[Taxacom] OMG! DNA only descriptions (with one habitus photo)!

John Grehan calabar.john at gmail.com
Sat Jul 27 17:59:43 CDT 2019


Stephen, you often make some interesting and even pertinent points, whether
or not I may always agree, but please leave out the garbage of imputing
motives ( "as they will be more concerned with the politics of not getting
off-side with any significant sector of the broadly taxonomic community")
unless you have actual hard evidence. I have to put up with certain
politicians using that tactic and I would rather not see it adopted in
taxonomic discussion.

John Grehan

On Sat, Jul 27, 2019 at 6:40 PM Stephen Thorpe via Taxacom <
taxacom at mailman.nhm.ku.edu> wrote:

>  Thomas,I didn't say that T has to be interpreted as a symbol for thymine,
> just that it can reasonably be so interpreted, i.e. there is "wiggle room"
> to invalidate the work based on lack of descriptions/diagnoses in words. It
> is entirely ambiguous between symbol or abbreviation, so the availability
> of the work is entirely ambiguous. Such ambiguity requires a ruling one way
> or the other (if there is significant disagreement within the taxonomic
> community on this point, which there may or may not turn out to be). Also,
> I assume that the journal DEZ still prints hard copy, but if not then the
> work is unavailable e-only due to the lack of a specified archive on
> ZooBank.I comes as no surprise to me that the commission is prepared to
> allow this sort of DNA only pseudo-taxonomy, as they will be more concerned
> with the politics of not getting off-side with any significant sector of
> the broadly taxonomic community. Personally, I relegate to the rubbish bin
> any work which erects new taxa on the basis of*, e.g. "Many specimens of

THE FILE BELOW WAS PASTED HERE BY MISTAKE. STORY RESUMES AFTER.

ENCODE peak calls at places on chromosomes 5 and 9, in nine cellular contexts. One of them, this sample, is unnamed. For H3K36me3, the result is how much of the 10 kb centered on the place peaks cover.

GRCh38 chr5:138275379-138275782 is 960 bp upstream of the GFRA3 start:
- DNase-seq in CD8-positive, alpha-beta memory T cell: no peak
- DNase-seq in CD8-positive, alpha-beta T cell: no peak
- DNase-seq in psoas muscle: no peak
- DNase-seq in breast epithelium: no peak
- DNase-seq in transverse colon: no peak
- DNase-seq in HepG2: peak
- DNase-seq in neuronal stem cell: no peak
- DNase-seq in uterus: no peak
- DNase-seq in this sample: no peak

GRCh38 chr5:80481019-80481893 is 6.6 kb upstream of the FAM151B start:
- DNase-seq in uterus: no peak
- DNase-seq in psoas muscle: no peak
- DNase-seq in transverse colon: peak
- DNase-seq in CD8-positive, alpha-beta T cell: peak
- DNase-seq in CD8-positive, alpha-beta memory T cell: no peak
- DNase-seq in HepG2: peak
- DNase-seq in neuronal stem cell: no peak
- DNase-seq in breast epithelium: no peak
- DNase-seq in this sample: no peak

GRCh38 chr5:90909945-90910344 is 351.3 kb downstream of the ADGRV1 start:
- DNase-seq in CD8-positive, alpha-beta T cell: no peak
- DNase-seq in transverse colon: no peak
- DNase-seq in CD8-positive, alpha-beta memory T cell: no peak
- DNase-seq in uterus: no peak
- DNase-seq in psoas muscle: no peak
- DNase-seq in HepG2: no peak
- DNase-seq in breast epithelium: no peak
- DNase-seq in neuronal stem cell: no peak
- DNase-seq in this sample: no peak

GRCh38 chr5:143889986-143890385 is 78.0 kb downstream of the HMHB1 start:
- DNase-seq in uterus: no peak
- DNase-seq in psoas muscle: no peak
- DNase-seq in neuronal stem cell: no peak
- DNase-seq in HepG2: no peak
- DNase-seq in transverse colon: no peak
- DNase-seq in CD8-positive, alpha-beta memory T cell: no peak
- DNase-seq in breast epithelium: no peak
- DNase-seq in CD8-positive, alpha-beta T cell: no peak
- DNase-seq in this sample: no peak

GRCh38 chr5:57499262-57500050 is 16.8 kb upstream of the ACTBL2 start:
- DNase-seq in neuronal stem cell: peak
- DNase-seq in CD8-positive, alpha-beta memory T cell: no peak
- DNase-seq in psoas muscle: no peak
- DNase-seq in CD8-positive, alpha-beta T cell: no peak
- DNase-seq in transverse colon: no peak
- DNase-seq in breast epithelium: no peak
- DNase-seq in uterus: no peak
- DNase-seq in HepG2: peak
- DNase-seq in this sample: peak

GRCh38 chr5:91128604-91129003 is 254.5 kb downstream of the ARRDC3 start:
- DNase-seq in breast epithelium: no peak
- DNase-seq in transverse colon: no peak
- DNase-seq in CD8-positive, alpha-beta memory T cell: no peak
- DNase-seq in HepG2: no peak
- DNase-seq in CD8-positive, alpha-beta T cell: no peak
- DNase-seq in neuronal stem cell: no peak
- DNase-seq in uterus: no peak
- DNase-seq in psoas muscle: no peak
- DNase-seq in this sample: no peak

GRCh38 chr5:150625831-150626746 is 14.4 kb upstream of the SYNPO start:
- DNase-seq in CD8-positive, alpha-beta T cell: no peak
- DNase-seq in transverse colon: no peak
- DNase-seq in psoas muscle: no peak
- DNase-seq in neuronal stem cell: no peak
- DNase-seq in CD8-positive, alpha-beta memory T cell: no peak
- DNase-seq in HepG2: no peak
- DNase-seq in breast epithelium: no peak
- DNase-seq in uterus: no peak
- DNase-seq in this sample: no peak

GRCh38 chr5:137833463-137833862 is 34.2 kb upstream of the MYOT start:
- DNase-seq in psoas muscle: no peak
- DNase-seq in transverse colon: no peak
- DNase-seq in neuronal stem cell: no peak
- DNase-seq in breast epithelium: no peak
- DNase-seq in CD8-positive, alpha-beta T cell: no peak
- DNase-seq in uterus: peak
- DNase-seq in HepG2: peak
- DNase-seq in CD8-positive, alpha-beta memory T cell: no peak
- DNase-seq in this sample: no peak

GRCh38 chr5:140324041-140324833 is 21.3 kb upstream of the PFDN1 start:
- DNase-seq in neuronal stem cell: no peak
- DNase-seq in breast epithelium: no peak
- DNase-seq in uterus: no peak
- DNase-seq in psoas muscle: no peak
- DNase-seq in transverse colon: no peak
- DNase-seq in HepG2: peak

> this species were originally identified as Zelomorpha arizonensis by MJS
> based on morphology. However, p-distances
> between Z. arizonensis and Z. angelsolisi are greater than 8%", and which
> fails to even mention a very relevant article from earlier in the year by
> the same authors, i.e.
> https://www.mapress.com/j/zt/article/view/zootaxa.4565.1.11Cheers,Stephen
> *The best approach here would have been to simply state that some
> morphologically indistinguishable specimens of Z. arizonensis have been
> found to have p-distances up to 8% different from others, which may
> indicate a cryptic species complex, requiring further research.
>     On Saturday, 27 July 2019, 07:20:39 pm UTC, Richard Zander via Taxacom
> <taxacom at mailman.nhm.ku.edu> wrote:
>
>  Possibly SAMPLING is the key to resolving this problem. I've got a book
> on sampling that requires a huge number of samples to get a true idea of
> variation, but this is when nothing much is known about a group and the
> group the group is in.
>
> We usually know enough to be able to describe a species from a single
> specimen if we know that related species have little variation, and by
> extension, so might the new one. Sampling then depends in part on context.
>
> We sample taxa. Only the most dedicated monographer looks at every
> specimen. We sample to get a handle on the features of a species. What
> features? The ones important for other scientists, which nowadays means
> ecology, evolution, population biology, and the like. Barcoding is
> unhelpful. Describing in detail every species in a speciose group can be
> overkill.
>
> In an era of existential calamity, in my opinion, we want good information
> to help us deal with evolvability, adaptation, and change of environment
> without collapse. Relentless taxonomy is useless without those who
> interpret our product. We need some sort of contract or deal with
> ecologists and environmentalists that makes the most of what we taxonomists
> can do in the next 50 years. 30 years? 20 years?
>
> Take any speciose group. What trends or principles are involved in its
> evolution, what species die off and what are the correlates if any, what
> species generate biotypes and descendant species galore, what species are
> truly different...?  What are the questions you think might be asked of
> your area of expertise that might incrementally help humans make amends for
> their hubris? A good revision can provide abundant material for
> evolutionary and environmental theory. Have you any theories about
> evolution past and future in your group?
>
> -------
> Richard H. Zander
> Missouri Botanical Garden – 4344 Shaw Blvd. – St. Louis – Missouri – 63110
> – USA
> richard.zander at mobot.org Ofc: +1 314 577-0276
> Web sites: http://www.mobot.org/plantscience/bfna/bfnamenu.htm and
> http://www.mobot.org/plantscience/resbot/
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> Nurturing nuance while assaulting ambiguity for 32 some years, 1987-2019.
>
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>


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